Former President Barack Obama discussed basketball at a secret appearance in Boston on Friday at the MIT Sloan Sports Analytics Conference, but the top-secret event shocked many journalists because they were threatened to be removed from the discussion for reporting on the conference.
MIT organizers at the event said they would remove and ban reporters for tweeting or reporting on the event, the Boston Herald reported.
“During President Obama’s panel the following will not be permitted, without exception: photography, video recording, streaming, and social media posting—including the use of Twitter, Facebook, Instagram, Snapchat, and other platforms,” read the warning from MIT conference organizers. “Following the panel, the sharing or reporting of its contents on public platforms, including news outlets and social media, will not be permitted. This policy applies to all attendees, credentialed media included.”
During the talk, Obama mostly talked about basketball and did not mention politics or President Donald Trump. Reporters were granted access to the event weeks prior to the conference but did not know about the new rules until a day before the event.
MIT conference officials also threatened reporters “who fail to adhere to this policy will be subject to removal from the conference and denied tickets to future SSAC conferences.”
“Everyone involved in this blanket coverage ban should be embarrassed,” Ken Paulson, president of the First Amendment Center at the Newseum in Washington, D.C. told the Boston Herald. “I’m sure President Obama has his pick of lucrative speaking gigs. Why pick one that’s the antithesis of transparency?”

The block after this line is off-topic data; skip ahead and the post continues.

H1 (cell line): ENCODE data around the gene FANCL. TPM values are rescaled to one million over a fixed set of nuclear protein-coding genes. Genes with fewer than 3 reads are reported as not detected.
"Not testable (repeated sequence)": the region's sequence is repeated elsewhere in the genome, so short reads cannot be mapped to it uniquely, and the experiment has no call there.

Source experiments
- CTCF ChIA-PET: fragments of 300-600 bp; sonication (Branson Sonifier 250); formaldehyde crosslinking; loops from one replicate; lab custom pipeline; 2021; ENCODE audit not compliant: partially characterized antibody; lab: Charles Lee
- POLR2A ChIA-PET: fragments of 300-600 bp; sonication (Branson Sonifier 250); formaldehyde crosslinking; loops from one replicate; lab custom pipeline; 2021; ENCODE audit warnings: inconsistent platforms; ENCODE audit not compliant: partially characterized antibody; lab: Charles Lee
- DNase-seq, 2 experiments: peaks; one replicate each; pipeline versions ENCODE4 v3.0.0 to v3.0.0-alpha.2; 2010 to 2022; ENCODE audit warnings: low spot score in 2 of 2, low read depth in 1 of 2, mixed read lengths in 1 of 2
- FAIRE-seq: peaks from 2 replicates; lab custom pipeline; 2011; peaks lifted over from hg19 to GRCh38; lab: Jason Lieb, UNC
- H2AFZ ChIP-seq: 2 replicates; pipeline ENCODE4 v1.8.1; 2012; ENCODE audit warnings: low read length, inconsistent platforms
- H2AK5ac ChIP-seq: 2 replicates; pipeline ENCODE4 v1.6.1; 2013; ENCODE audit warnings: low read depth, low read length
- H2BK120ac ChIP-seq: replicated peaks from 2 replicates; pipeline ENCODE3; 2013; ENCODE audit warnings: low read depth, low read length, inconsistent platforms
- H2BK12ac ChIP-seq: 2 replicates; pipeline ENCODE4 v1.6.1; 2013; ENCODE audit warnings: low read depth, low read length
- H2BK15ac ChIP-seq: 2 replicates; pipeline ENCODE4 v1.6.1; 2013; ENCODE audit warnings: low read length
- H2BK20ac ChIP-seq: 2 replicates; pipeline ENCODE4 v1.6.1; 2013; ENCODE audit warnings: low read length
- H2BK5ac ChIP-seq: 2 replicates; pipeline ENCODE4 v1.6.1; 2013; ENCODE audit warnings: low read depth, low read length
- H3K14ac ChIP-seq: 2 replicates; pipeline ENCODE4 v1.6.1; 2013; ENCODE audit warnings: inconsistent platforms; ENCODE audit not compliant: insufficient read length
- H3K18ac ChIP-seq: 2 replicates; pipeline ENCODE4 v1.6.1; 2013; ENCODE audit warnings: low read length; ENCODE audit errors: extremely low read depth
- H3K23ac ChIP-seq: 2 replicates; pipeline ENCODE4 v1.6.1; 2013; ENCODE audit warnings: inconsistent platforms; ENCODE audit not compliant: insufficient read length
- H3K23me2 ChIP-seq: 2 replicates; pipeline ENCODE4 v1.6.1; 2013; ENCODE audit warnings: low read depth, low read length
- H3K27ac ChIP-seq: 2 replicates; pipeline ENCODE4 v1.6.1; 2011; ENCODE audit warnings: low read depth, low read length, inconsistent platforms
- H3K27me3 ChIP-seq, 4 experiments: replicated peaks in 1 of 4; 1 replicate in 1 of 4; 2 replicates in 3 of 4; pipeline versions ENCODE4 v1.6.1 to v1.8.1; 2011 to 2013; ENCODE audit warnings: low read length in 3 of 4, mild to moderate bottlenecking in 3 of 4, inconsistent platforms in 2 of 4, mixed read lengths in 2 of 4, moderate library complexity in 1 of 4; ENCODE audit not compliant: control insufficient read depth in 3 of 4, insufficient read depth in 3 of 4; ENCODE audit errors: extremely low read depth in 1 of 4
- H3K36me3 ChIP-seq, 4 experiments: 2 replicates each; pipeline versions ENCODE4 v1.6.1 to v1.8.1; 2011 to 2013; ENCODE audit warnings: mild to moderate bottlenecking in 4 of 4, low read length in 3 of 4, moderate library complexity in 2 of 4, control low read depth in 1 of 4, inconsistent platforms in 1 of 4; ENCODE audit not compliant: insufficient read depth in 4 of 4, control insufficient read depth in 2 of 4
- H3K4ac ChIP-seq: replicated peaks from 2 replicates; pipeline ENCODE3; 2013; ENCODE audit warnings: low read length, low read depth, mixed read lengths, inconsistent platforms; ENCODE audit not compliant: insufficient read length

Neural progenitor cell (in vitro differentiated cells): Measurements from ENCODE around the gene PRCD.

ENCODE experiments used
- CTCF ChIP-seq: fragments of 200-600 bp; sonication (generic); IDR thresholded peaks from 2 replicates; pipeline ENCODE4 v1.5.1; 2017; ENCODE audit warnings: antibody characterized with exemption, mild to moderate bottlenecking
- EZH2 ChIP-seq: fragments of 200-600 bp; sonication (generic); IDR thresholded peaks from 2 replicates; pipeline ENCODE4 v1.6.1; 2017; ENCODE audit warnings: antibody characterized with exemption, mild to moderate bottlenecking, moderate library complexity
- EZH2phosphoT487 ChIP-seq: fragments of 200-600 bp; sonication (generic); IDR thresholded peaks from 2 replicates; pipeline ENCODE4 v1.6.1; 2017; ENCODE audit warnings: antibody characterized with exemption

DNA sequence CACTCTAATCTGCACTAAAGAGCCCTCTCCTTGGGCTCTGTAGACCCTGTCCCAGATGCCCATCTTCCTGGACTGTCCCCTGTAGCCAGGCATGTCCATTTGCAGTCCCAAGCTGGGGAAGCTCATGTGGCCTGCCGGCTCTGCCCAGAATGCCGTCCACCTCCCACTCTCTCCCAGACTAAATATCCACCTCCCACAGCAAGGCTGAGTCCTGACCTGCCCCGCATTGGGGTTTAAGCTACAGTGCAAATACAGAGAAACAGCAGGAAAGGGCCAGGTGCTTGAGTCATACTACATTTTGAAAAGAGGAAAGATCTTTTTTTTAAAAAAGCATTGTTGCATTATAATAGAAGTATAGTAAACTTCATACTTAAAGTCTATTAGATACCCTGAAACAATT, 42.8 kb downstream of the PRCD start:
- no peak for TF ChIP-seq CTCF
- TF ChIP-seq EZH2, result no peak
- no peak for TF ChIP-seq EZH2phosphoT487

University officials and other reporters in different parts of the U.S. slammed MIT for not allowing reporters to do their jobs during the conference.
“That @MIT is hosting a talk by Obama that prohibits photography, video streaming, and social media-posting during the event — and reporting of it after! — is absurd. Not the business a university should be in,” tweeted Jay Rosen.
“Former presidents should be on the record when they’re speaking at universities,” tweeted Mike Madden.
Obama’s administration has been called the “most transparent administration in history.” In 2007, he said he would “take the blinders” off of the White House in an effort to keep the public informed.
More from Newsweek